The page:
Three weeks ago, Facebook revealed a serious data breach that affected up to 50 million people. Now they have revised that number down to “only 30 Million” but the breach remains one of the most serious in history not just because of its size but because of the far-reaching impact it will have.
In our story earlier this month we highlighted that the major threat from the Facebook data breach is not simply access to the users’ Facebook accounts but that the “tokens” stolen by hackers that enable them to access accounts on hundreds of other websites that a user has set up to log-in to using their Facebook account. Many sites allow a user to bypass the normal username and password screen and simply log-in based on the transferred trust of being already logged-in to Facebook. The theft literally allows the hackers to hundreds of other website accounts used by Facebook users who use this login method.
The damage from the Facebook data breach reaches out like a network of tentacles that could touch hundreds of websites and affect its users for years to come. There is likely no way for future victims of identity theft and other forms of fraud to trace the cause of this future damage back to the Facebook data breach and seek restitution assistance. This is critical because unlike in the Europe Union where companies are punished for having lax security and exposing consumer data with their new, potent, General Data Protection Regulation (GDPR), American courts have historically ruled that potential future harm does not constitute harm and entitle the victim to recover damages.
American users of Facebook lack the protections afforded to their European counterparts by the GPDR law that threatens significant financial penalties on companies that don’t protect user data. California recently signed a new law in June of this year which states that loss of personal data in and of itself causes harm and imposes damages of up to $750 per person. But before this law can take effect, American tech companies like Facebook are rushing to cut it off by supporting a federal privacy law that suits their tastes much more. One can only assume any proposed federal legislation backed by the tech companies would favor their interests rather than consumers.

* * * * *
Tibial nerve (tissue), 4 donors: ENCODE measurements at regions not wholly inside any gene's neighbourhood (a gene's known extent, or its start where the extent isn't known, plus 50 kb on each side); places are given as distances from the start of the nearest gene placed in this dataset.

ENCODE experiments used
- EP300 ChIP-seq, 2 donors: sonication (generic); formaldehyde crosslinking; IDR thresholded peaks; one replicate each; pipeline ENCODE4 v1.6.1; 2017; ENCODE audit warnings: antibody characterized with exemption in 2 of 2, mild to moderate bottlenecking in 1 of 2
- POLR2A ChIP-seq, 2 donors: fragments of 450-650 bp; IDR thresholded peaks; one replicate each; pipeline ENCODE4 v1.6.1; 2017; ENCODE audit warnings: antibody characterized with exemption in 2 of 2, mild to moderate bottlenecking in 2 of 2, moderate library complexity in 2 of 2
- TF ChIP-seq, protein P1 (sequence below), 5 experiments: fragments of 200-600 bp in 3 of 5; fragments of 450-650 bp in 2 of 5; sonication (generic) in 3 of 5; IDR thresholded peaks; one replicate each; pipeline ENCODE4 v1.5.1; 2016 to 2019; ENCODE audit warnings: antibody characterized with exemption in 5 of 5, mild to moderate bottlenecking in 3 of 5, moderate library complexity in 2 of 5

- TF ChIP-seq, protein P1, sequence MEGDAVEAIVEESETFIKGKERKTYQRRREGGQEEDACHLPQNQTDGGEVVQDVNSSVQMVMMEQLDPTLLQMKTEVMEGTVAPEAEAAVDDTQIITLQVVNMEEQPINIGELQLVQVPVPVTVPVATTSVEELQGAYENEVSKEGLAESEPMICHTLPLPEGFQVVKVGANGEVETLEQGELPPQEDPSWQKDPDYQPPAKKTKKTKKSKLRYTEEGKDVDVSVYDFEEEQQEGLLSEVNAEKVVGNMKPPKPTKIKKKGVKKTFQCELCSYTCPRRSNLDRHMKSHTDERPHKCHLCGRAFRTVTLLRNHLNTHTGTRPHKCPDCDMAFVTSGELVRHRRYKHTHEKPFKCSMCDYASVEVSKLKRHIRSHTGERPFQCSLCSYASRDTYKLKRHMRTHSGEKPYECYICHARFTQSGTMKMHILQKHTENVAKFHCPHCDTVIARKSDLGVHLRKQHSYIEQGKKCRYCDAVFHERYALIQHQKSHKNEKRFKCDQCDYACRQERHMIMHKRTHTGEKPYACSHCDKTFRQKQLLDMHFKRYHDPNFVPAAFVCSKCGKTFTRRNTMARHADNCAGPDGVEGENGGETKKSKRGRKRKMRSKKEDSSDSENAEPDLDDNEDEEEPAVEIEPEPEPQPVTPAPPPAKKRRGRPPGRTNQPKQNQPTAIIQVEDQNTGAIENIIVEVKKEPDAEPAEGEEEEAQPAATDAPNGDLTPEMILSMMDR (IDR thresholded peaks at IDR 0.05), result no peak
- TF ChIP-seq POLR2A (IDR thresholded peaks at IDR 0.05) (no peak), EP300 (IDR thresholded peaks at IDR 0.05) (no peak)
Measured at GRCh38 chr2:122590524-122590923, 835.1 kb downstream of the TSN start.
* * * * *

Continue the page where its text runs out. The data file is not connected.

In the recent past, data breaches tended to be smaller – not measured in the tens of millions of victims and many companies purchased credit file monitoring services for those affected. While this may have provided good public relations cover and make some people feel safer, credit file monitoring is virtually useless in preventing fraud because it only detects fraud after it occurs – sometimes months later.
This is in sharp contrast to MyProfyle which works proactively to stop fraud before it happens. Today, the data breaches are getting too large for companies to offer paid credit file monitoring, so it’s just as well that companies don’t offer something expensive that doesn’t work. They can offer MyProfyle and we recommend that they do so, but if they do not, that doesn’t mean that you shouldn’t take steps to protect yourself.
At MyProfyle, we believe this threat is further proof that everyone’s information is at risk from many different sources and that we are all exposed multiple times per year. The solution to identity fraud is not to try to lock your identity or seek unobtainable privacy but to control your identity – not just your credit – by putting yourself in the position know of, approve or decline activity conducted in your name. That’s MyProfyle Free For Life ™ Identity Protection.
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